Unionist parties complaining about the ‘partiality’ of a Scottish Government civil servant are today facing claims of hypocrisy after it emerged the UK Government has already hired an ex LibDem election candidate to ‘coordinate’ Whitehall civil servants ahead of the independence referendum campaign.
A furious row has broken out after memos sent out by top civil servant Sir Peter Housden suggested that Scotland was now on a journey towards constitutional reform and that the Calman Commission had been rendered redundant by the SNP’s landslide victory in May.
In a memo sent out on May23rd Sir Peter said: “This will be a remarkable period in Scotland’s history as we embark on a journey toward constitutional reform with the near-term strengthening of the Scotland Bill and a referendum in the second half of the parliament.
“It’s remarkable how the terms of this debate have changed irrevocably in just three weeks. Calman and the status quo now seem lost in the mists of time.”
The senior civil servant also recommended a play called Dusinane to staff as well as an article said to be ‘sympathetic’ to the SNP.
The emergence of the memos has led to the leaders of Scotland’s three main opposition parties writing to the head of the civil service, Sir Gus O’Donnell, complaining of partisan behaviour.
However, Newsnet Scotland can reveal that earlier this month the UK coalition government appointed former Scottish LibDem candidate Christine Jardine to act as a special adviser liaising between No 10 Downing Street and the Scotland Office.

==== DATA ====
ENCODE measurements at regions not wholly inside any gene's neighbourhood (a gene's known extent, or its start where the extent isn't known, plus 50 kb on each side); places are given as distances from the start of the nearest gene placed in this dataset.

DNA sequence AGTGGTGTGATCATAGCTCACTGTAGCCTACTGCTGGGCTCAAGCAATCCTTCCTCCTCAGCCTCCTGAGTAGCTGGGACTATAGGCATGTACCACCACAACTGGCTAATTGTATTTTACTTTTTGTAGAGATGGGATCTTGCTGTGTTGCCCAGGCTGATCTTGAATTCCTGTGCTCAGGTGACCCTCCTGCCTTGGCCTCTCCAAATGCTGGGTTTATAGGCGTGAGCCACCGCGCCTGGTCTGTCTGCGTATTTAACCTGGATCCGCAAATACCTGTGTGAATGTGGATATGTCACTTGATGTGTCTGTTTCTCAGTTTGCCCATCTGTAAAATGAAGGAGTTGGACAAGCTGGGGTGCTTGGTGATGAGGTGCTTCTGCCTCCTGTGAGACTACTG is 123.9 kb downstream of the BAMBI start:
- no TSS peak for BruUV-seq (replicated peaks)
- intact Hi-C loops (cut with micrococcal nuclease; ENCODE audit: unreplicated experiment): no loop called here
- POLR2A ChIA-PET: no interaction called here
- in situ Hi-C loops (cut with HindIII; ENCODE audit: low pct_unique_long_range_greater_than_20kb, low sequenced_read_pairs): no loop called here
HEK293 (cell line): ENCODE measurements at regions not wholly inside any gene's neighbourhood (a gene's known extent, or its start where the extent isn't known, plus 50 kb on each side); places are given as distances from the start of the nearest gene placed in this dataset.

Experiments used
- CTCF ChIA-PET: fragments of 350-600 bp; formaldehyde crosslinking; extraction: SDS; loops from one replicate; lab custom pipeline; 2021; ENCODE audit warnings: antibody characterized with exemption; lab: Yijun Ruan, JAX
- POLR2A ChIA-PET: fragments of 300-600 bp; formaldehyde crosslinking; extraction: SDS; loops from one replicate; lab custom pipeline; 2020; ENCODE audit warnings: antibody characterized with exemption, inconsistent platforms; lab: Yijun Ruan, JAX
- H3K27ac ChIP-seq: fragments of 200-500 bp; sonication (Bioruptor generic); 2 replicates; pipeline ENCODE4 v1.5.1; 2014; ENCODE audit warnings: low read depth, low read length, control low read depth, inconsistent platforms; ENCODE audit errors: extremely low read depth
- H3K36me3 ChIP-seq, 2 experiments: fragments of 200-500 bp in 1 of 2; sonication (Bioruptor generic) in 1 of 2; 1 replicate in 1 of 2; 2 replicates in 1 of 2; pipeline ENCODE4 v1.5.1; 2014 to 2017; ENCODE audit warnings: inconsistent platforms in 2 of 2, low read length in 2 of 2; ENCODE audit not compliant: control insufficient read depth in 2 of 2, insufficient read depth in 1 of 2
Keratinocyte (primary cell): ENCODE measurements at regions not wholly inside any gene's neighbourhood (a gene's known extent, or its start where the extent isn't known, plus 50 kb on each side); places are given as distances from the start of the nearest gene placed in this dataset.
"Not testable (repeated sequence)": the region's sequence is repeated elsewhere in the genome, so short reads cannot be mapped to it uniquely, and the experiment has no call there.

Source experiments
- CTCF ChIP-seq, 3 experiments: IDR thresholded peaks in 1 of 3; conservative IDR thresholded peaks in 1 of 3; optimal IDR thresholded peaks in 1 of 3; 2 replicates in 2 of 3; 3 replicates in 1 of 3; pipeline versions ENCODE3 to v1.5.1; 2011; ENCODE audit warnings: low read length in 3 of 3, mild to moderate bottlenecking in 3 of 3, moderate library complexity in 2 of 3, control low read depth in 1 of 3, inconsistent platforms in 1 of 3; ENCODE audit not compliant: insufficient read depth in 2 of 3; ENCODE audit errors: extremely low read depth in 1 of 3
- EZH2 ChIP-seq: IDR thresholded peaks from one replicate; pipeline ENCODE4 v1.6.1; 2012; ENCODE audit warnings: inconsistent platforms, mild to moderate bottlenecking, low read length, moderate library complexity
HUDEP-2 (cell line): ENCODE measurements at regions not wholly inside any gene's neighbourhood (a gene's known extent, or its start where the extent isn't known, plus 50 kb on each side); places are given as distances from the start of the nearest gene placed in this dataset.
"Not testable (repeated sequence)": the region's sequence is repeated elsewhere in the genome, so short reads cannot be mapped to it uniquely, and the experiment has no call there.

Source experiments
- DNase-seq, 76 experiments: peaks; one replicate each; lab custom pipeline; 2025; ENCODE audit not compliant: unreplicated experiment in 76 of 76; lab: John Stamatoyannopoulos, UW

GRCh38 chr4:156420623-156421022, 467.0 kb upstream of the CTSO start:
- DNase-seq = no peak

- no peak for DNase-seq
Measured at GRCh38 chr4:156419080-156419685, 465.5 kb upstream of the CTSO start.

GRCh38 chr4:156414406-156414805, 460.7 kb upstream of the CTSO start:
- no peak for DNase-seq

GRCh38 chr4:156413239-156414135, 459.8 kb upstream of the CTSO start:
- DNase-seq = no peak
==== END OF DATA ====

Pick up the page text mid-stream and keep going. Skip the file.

According to media reports Ms Jardine, who is also a former Herald journalist, was hired in order to ensure Whitehall departments were properly focussed on the ‘Scotland situation’ especially with the independence campaign ahead.
Ms Jardine unsuccessfully fought the Inverness and Nairn seat for the Scottish Liberal Democrats at the Scottish Parliament elections in May.
The reports also claimed that Allan Ross, a civil servant, is to manage Scottish matters at an official level within Downing Street.
According to media reports, a senior Whitehall source said the appointments were “confirmation” that the Scotland situation had to be focussed ahead of the referendum campaign.
The role of Whitehall civil servants in relation to Scotland has been questioned before. In February this year a secret document released by Wikileaks revealed that David Middleton, the former director of the Scotland Office, had told US officials that the Scottish public had “little appetite” for a referendum on Scottish independence.
According to the cable Middleton claimed and that the economic crisis meant that “most people in Scotland now find the notion of independence ‘dubious’”, ‘Independence,’ he said, ‘is less alive than a year ago.'”
In February 2010, Newsnet Scotland revealed that then Secretary of State for Scotland Jim Murphy appeared to have used his position in order to raise his own profile in Scotland.
A Scottish Office memo at the time said: “The Secretary of State is still working hard to raise and maintain his public profile and has been doing well in the media so far. He continues to look for opportunities to promote his own position and the role of the UK Government in Scotland.”
This latest attack on Sir Peter follows a similar attack earlier this month when a House of Commons report singled out the top civil servant for criticism after £468 million was “wasted” in an attempt to centralise fire services in England.
The HoC report led to an item on BBC Scotland’s flagship news programme Reporting Scotland.